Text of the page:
Continuing their journey, the Israelites move further east to skirt the territory of the uncooperative Edomites (verse 4). Their recent discouragement leads to the incident of the Brazen Serpent (verses 5-9). The “fiery” (saraph, the root of the word Seraphim, by the way) serpents are so called by reason of the painful inflammation caused by their bite.

It is curious that this incident took place near Punon (33:42), where there were large copper mines at the time (Late Bronze Age), and it is certainly worth remarking that the excavations at Lachish, to the west, uncovered a bronze image of a snake dating from exactly this period! The story in 2 Kings 18:4, however, prevents our getting carried away with respect to this archeological find.

Anyway, the true significance of the Brazen Serpent is explained in Wisdom 16:5-10 and John 3:14-16.

Israel, having skirted eastward to avoid the territory of the Edomites (verses 10-11), turns northward again and comes to Wadi Zered, which separated Edom from Moab. This wadi, known today as Wadi el-Hesa, meaning “stream of the willow,” flows westward into the Dead Sea. This is the furthest north that the whole people have traveled.

Then, continuing northward but remaining well to the east, in order to avoid the land of the Moabites, Israel eventually arrived at the Arnon River, a westward flowing tributary of the Jordan (verses 12-16). It was very clear, of course, that if they would enter the land of Canaan, they would eventually have to move westward and, inevitably, cross someone else’s land, where their progress would be challenged. This they were not eager to do. Meanwhile, Israel crossed over to the north bank of the Arnon and stopped on the northeastern outskirts of Moab, the capital of which was Ar. Here they abode long enough to dig a well (verses 16-17).

The Arnon, which the Israelites have now crossed, was the northern border of Moab, separating the Moabites from the Amorites on the other side of the river. Israel, having no quarrel with the Amorites, seeks permission to travel westward through their territory (verses 21-22). The Amorite king, Sihon, meets their request with a show of force (verse 23), but Israel defeats him soundly and actually seizes a portion of the territory. Indeed, this victory gives Israel its first piece of real estate, but they are still east of the Jordan (verses 24,31-32).

Friday, July 5

Numbers 22: Israel’s hosts now encamp on “the plains of Moab,” that Moabite territory north of the Arnon, territory which Israel had recently seized from the Amorites.

From this position, looking directly west, they have before them a wide and impressive vista. On their immediate right are the brown hills of Bashan, slightly to the left of which the viewers are able to trace the long, serpentine, green valley of the Jordan, on the opposite bank of which, but slightly to the right, stands the city of Jericho.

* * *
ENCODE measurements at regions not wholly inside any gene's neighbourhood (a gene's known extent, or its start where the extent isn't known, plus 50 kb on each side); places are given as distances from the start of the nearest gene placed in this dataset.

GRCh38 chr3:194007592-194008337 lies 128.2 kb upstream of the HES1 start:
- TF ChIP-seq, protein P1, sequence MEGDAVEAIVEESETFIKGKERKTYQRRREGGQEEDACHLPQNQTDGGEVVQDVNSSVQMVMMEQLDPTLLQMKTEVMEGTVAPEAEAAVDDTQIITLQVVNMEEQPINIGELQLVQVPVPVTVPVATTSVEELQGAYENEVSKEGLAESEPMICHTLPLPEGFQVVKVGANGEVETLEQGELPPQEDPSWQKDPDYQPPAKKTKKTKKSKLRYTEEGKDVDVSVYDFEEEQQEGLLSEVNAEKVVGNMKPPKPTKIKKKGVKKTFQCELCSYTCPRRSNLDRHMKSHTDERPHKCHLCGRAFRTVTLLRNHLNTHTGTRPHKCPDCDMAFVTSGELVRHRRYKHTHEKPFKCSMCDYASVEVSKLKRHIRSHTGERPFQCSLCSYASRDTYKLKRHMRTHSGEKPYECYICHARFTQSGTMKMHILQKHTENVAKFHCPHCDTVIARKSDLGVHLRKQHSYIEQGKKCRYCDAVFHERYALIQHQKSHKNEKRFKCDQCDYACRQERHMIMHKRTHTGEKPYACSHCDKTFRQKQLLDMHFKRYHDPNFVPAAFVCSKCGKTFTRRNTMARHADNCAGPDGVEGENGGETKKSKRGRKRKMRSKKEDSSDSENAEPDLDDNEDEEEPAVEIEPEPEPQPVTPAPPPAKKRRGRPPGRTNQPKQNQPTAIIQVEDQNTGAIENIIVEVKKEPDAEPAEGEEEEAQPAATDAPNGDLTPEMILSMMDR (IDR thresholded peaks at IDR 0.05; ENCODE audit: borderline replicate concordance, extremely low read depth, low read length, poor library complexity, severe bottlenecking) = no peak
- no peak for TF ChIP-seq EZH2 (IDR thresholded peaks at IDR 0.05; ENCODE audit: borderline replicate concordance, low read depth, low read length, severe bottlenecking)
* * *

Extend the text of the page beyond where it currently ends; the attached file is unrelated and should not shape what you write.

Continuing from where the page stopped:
The same viewers, turning a bit to their left but still looking ahead, gaze on the northern fringe of the Dead Sea, the lowest geological point on the earth. It is at this point that the Jordan empties into the Dead Sea. A few degrees further right, on a clear day they can behold outlines of Jerusalem. Humanly speaking, everything would seem ready for Israel’s crossing of the Jordan, but other trials and an entire book of the Bible, Deuteronomy, still precede that great event.

The first of these trials comes from the Moabites, whose settled territory Israel has assiduously refrained from entering. Moab sits to Israel’s immediate south, exactly ninety degrees to the left of those gazing over the Jordan (verse 1).

The Moabites, having recently been defeated by the Amorites, are rather impressed by Israel, the newcomer now victorious over those same Amorites (verses 2-3). Balak, the Moabite king, eager for a bit of help from on high, seeks the spiritual assistance of Balaam, evidently a well-known diviner, urging him to come and curse Israel (verse 6). He had to send some distance to summons Balaam, who lived far, far north at Pethor (called Pitru in Assyrian records), a city on the west bank of the Euphrates, some twelve miles south of Carchemish (verse 5).

Balaam, divinely instructed on the point, declines the summons to come and curse Israel (verses 7-14). The second invitation, however, Balaam accepts, again at divine instruction (verses 15-21). Nonetheless, the Lord may have sensed some inner infidelity in Balaam, because He becomes angry and sends an angel with a sword to convey one last warning message to Balaam (verse 22). There ensues one of the most humorous stories in Holy Scripture, the encounter of the angel with Balaam’s donkey, which seems to be the only talking animal in the Old Testament (verses 23-35). (When I first read this story to my little children many years ago, they immediately remarked on this fact, mentioning that the feature was something they more readily associated with fairy tales. Their remarks, I thought, showed considerable skill at literary criticism.)

Duly chastened by the encounter with the angel, and having acquired a new respect for his donkey, Balaam eventually arrives at Moab and is taken to a height from which he can gaze down on the assembled hosts of Israel (verses 36-41).